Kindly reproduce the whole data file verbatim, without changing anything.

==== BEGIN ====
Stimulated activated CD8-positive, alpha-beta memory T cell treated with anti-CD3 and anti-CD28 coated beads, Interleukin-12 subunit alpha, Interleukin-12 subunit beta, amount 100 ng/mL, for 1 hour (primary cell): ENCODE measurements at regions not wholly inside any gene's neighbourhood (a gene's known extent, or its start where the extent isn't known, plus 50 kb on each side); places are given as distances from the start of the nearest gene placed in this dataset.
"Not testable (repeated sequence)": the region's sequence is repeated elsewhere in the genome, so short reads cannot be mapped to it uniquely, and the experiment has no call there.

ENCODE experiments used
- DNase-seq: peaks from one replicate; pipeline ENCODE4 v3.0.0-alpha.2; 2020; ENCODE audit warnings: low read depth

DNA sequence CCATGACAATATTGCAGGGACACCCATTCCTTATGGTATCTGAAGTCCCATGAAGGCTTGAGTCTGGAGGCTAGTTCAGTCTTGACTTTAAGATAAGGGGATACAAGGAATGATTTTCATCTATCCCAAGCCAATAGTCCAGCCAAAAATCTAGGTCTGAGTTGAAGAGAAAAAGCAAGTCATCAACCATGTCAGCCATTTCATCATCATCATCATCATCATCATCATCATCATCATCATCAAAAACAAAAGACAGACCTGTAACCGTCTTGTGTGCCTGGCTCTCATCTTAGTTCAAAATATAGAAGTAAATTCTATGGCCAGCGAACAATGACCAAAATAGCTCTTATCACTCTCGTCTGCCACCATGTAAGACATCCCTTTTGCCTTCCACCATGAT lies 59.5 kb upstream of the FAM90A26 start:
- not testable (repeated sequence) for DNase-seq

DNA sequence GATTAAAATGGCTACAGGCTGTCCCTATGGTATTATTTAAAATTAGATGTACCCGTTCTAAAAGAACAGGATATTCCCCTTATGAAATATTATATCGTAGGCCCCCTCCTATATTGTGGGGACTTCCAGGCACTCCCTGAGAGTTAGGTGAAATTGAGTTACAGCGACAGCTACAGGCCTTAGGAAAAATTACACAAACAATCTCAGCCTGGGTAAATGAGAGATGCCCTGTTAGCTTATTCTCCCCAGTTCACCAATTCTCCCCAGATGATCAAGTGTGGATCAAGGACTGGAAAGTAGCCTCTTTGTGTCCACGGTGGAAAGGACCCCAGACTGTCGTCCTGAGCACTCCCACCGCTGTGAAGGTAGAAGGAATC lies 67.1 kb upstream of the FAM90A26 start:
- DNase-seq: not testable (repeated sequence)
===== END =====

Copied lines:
Stimulated activated CD8-positive, alpha-beta memory T cell treated with anti-CD3 and anti-CD28 coated beads, Interleukin-12 subunit alpha, Interleukin-12 subunit beta, amount 100 ng/mL, for 1 hour (primary cell): ENCODE measurements at regions not wholly inside any gene's neighbourhood (a gene's known extent, or its start where the extent isn't known, plus 50 kb on each side); places are given as distances from the start of the nearest gene placed in this dataset.
"Not testable (repeated sequence)": the region's sequence is repeated elsewhere in the genome, so short reads cannot be mapped to it uniquely, and the experiment has no call there.

ENCODE experiments used
- DNase-seq: peaks from one replicate; pipeline ENCODE4 v3.0.0-alpha.2; 2020; ENCODE audit warnings: low read depth

DNA sequence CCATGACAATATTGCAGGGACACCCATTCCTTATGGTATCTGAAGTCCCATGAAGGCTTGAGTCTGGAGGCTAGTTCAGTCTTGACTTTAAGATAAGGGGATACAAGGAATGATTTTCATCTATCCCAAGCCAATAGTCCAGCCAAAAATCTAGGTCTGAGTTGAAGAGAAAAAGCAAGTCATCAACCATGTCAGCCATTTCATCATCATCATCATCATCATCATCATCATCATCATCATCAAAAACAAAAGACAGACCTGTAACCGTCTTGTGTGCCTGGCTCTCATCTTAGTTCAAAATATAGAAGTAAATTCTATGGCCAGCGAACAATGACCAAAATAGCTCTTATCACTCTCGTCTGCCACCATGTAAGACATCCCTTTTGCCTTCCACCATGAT lies 59.5 kb upstream of the FAM90A26 start:
- not testable (repeated sequence) for DNase-seq

DNA sequence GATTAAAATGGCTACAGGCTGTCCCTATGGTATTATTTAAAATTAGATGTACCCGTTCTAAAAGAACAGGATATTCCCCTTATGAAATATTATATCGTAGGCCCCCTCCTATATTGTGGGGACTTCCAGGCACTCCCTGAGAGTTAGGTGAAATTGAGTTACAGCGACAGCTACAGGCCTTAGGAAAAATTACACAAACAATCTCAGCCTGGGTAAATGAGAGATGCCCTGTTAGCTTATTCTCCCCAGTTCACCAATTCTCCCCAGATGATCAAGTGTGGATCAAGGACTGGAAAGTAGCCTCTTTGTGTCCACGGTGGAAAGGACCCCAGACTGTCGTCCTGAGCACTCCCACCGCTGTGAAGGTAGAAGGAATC lies 67.1 kb upstream of the FAM90A26 start:
- DNase-seq: not testable (repeated sequence)